THE GIRL ON THE TRAIN

Sunday Tasmanian - Tassie Living - - WEEK IN MOVIES -

Direc­tor: Tate Tay­lor (The Help) Star­ring: Emily Blunt, Ha­ley Ben­nett, Re­becca Fer­gu­son, Justin Th­er­oux, Luke Evans Ver­dict: A perp on the turps? Or cov­er­ing her tracks with a loco mo­tive?

SEE­ING is be­liev­ing. Un­less you are a high-func­tion­ing, high-vol­ume al­co­holic like Rachel Wat­son (Emily Blunt). Then be­liev­ing any­thing you see is fraught with dan­ger.

In her few sober mo­ments, Rachel must come to grips with one un­avoid­able fact. She is now both a prime sus­pect and key wit­ness in a miss­ing per­sons af­fair that could soon be­come a mur­der case.

Since its pub­li­ca­tion in Jan­uary 2015, un­known Bri­tish au­thor Paula Hawkins’ seat-squirm­ing page-turner of a novel The Girl on the Train has be­come a global phe­nom­e­non.

The book’s catchy combo of sex, mur­der and shift­ing sus­pi­cions im­me­di­ately placed it on a par­al­lel plane to Gone Girl, which sim­i­larly held the whole world to heavy­breath­ing ran­som ear­lier this decade.

Though the im­pact of The Girl on the Train’s screen adap­ta­tion won’t prove to be as ex­plo­sive as that of Gone Girl, new­com­ers get­ting their first taste of this tor­rid tale will have them­selves a blast.

Those who hold the book near and dear will take a lit­tle longer to feel and fall for the movie’s reck­less rum­ble. And not just be­cause Hol­ly­wood has switched the set­ting from sub­ur­ban Lon­don to the out­skirts of New York City.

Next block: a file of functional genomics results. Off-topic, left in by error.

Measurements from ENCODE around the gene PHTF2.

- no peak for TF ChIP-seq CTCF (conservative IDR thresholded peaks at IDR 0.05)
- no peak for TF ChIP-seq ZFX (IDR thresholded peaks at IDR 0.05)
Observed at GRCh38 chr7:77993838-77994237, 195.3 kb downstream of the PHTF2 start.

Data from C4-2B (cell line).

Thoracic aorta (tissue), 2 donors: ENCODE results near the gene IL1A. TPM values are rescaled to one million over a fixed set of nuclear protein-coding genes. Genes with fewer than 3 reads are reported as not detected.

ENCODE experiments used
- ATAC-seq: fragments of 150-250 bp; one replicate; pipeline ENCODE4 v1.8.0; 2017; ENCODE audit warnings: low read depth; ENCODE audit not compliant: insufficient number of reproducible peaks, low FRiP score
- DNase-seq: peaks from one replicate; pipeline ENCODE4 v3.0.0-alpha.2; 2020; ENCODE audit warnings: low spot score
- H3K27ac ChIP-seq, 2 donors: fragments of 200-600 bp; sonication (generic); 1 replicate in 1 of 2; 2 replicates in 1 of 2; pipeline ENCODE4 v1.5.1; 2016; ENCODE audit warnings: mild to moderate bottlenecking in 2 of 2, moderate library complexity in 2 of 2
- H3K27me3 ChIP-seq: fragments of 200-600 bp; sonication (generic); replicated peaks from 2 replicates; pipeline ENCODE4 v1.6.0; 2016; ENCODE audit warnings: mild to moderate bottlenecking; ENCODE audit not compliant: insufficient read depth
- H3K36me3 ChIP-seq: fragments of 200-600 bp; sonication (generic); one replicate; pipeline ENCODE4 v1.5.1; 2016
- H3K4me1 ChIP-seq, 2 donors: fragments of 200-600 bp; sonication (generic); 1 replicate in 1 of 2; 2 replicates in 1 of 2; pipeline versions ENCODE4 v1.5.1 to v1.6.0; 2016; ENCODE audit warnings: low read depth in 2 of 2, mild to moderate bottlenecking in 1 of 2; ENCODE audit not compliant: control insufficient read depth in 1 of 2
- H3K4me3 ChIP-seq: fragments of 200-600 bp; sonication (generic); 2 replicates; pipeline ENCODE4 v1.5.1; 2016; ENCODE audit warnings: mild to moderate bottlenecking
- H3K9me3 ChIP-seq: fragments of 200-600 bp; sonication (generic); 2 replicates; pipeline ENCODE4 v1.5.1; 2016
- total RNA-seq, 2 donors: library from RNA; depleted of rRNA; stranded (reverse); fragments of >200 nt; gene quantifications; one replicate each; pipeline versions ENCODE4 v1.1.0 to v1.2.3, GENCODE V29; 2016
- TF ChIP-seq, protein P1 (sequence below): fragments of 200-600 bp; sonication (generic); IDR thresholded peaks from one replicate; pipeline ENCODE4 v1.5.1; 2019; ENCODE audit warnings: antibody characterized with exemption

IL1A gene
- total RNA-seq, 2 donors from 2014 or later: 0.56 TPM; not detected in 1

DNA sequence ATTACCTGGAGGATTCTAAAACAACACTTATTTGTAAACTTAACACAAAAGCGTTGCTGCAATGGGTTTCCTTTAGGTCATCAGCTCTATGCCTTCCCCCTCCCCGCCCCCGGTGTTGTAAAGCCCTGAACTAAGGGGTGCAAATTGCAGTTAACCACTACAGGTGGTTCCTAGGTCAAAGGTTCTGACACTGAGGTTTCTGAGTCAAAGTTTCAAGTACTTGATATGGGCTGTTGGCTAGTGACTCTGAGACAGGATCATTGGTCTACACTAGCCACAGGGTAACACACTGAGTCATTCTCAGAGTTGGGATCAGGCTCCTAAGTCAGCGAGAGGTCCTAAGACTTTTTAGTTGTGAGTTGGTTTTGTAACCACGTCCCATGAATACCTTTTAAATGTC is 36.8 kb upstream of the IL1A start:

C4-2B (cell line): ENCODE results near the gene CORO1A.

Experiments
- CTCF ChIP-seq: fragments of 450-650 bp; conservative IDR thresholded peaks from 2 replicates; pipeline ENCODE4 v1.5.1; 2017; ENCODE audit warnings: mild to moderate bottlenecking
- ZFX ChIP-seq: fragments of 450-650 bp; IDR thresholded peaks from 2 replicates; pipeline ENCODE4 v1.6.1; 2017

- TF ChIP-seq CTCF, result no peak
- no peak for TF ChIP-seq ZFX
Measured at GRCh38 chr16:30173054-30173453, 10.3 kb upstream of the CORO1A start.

In­stead of a tale a reader had to piece to­gether from a col­lec­tion of un­re­li­able wit­nesses, the movie set­tles pri­mar­ily for the woozy pointof-view of Rachel.

What lit­tle our half-cut hero­ine knows of the world these days is glanced through a train win­dow along her reg­u­lar daily com­mute. There is one stretch of the line that Rachel knows like the back of her un­steady hand.

On the right day, she can get a clear view of her for­mer hus­band (Justin Th­er­oux), his new wife (Re­becca Fer­gu­son) and their at­trac­tive, sex­driven neigh­bour (Ha­ley Ben­nett).

For the first two acts of The Girl on the Train, the con­trasts iden­ti­fied be­tween what Rachel thinks she sees and what oth­ers hold to be the truth are sounded out with all the sub­tlety of a jack­ham­mer in a li­brary. It is all in the in­ter­est of hav­ing us be­lieve Rachel is al­ways on the sauce, and there­fore com­pletely off her rocker.

If the movie waits too long to play the oblig­a­tory “or is she?” card, it is cer­tainly not the fault of Blunt, who mas­ter­fully pours her­self into her soaked and sor­row­ful char­ac­ter.

Blunt (along with Ben­nett to a lesser ex­tent) reg­is­ters strongly enough as Rachel to have us over­look­ing the movie’s con­sid­er­able weak­nesses (not the least of which is a hammy han­dling of the tale’s fi­nal big re­veal).

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